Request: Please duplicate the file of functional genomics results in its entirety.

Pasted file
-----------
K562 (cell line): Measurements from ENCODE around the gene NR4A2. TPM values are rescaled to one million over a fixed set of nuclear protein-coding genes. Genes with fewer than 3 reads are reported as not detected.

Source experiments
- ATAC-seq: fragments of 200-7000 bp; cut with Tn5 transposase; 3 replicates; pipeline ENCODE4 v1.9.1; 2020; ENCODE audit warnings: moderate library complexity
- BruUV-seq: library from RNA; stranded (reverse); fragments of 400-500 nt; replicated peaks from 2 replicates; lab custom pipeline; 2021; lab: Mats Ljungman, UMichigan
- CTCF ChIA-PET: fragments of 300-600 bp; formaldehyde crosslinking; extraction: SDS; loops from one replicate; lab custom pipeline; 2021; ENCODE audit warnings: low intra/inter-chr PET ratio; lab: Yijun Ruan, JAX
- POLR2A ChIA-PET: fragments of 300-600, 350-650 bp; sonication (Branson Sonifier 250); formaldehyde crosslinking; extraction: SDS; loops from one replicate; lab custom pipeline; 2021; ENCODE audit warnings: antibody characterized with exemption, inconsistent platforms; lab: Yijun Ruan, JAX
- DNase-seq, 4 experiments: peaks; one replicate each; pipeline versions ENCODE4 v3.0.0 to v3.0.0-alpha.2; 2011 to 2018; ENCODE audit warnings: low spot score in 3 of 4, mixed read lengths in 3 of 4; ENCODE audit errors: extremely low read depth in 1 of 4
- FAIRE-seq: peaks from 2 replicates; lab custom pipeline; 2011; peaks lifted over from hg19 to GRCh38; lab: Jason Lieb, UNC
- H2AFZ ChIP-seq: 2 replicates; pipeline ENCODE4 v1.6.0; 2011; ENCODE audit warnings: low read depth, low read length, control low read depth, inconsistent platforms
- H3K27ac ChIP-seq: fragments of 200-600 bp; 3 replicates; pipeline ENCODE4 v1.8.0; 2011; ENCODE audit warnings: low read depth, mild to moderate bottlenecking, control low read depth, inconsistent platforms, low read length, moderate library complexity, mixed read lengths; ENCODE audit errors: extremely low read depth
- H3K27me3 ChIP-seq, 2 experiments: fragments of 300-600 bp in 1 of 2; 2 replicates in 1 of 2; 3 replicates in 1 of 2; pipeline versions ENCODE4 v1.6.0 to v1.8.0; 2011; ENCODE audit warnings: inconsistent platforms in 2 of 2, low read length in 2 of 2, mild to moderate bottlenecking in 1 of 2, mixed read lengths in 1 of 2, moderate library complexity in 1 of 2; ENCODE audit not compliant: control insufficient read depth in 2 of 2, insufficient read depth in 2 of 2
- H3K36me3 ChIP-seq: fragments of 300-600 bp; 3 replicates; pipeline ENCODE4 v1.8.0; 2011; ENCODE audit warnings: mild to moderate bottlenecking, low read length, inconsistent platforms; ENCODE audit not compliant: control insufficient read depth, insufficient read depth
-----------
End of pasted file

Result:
K562 (cell line): Measurements from ENCODE around the gene NR4A2. TPM values are rescaled to one million over a fixed set of nuclear protein-coding genes. Genes with fewer than 3 reads are reported as not detected.

Source experiments
- ATAC-seq: fragments of 200-7000 bp; cut with Tn5 transposase; 3 replicates; pipeline ENCODE4 v1.9.1; 2020; ENCODE audit warnings: moderate library complexity
- BruUV-seq: library from RNA; stranded (reverse); fragments of 400-500 nt; replicated peaks from 2 replicates; lab custom pipeline; 2021; lab: Mats Ljungman, UMichigan
- CTCF ChIA-PET: fragments of 300-600 bp; formaldehyde crosslinking; extraction: SDS; loops from one replicate; lab custom pipeline; 2021; ENCODE audit warnings: low intra/inter-chr PET ratio; lab: Yijun Ruan, JAX
- POLR2A ChIA-PET: fragments of 300-600, 350-650 bp; sonication (Branson Sonifier 250); formaldehyde crosslinking; extraction: SDS; loops from one replicate; lab custom pipeline; 2021; ENCODE audit warnings: antibody characterized with exemption, inconsistent platforms; lab: Yijun Ruan, JAX
- DNase-seq, 4 experiments: peaks; one replicate each; pipeline versions ENCODE4 v3.0.0 to v3.0.0-alpha.2; 2011 to 2018; ENCODE audit warnings: low spot score in 3 of 4, mixed read lengths in 3 of 4; ENCODE audit errors: extremely low read depth in 1 of 4
- FAIRE-seq: peaks from 2 replicates; lab custom pipeline; 2011; peaks lifted over from hg19 to GRCh38; lab: Jason Lieb, UNC
- H2AFZ ChIP-seq: 2 replicates; pipeline ENCODE4 v1.6.0; 2011; ENCODE audit warnings: low read depth, low read length, control low read depth, inconsistent platforms
- H3K27ac ChIP-seq: fragments of 200-600 bp; 3 replicates; pipeline ENCODE4 v1.8.0; 2011; ENCODE audit warnings: low read depth, mild to moderate bottlenecking, control low read depth, inconsistent platforms, low read length, moderate library complexity, mixed read lengths; ENCODE audit errors: extremely low read depth
- H3K27me3 ChIP-seq, 2 experiments: fragments of 300-600 bp in 1 of 2; 2 replicates in 1 of 2; 3 replicates in 1 of 2; pipeline versions ENCODE4 v1.6.0 to v1.8.0; 2011; ENCODE audit warnings: inconsistent platforms in 2 of 2, low read length in 2 of 2, mild to moderate bottlenecking in 1 of 2, mixed read lengths in 1 of 2, moderate library complexity in 1 of 2; ENCODE audit not compliant: control insufficient read depth in 2 of 2, insufficient read depth in 2 of 2
- H3K36me3 ChIP-seq: fragments of 300-600 bp; 3 replicates; pipeline ENCODE4 v1.8.0; 2011; ENCODE audit warnings: mild to moderate bottlenecking, low read length, inconsistent platforms; ENCODE audit not compliant: control insufficient read depth, insufficient read depth